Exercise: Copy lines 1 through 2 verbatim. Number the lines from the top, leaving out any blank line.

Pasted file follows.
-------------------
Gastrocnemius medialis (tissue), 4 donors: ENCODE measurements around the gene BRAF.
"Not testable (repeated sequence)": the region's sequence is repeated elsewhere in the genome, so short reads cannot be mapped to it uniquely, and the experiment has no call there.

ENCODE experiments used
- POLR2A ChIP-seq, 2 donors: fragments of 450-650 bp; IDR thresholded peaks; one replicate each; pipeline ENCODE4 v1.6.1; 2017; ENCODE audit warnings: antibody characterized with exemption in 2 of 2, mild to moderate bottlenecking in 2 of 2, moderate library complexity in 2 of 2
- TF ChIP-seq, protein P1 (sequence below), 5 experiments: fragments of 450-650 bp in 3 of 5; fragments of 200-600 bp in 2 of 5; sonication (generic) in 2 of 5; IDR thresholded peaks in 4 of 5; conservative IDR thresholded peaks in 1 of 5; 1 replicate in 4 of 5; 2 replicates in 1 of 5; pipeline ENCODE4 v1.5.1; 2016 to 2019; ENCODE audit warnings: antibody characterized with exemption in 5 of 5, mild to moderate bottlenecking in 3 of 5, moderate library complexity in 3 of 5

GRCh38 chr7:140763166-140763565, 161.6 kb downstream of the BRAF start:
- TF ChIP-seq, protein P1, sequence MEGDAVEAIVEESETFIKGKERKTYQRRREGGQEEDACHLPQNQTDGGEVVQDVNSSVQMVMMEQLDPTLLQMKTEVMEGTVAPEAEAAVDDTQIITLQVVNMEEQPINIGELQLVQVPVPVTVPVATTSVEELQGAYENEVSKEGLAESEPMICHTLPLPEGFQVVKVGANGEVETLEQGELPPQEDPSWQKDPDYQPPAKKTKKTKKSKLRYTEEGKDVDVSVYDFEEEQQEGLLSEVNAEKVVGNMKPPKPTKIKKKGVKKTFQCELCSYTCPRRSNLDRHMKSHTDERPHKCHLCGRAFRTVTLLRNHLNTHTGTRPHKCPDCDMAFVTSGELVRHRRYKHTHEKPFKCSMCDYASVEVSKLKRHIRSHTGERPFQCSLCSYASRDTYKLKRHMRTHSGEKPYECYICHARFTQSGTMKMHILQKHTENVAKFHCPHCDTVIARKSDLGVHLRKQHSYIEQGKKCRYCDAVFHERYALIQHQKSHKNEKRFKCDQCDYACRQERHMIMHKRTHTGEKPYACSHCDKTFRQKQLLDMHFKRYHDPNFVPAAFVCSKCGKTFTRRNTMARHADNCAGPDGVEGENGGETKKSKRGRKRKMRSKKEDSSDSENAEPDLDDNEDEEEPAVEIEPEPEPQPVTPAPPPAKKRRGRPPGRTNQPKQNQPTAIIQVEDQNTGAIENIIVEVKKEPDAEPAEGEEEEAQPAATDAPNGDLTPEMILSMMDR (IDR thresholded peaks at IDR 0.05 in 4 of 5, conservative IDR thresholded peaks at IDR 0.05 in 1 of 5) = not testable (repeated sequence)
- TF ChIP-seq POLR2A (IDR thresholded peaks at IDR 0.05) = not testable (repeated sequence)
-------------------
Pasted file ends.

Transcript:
Gastrocnemius medialis (tissue), 4 donors: ENCODE measurements around the gene BRAF.
"Not testable (repeated sequence)": the region's sequence is repeated elsewhere in the genome, so short reads cannot be mapped to it uniquely, and the experiment has no call there.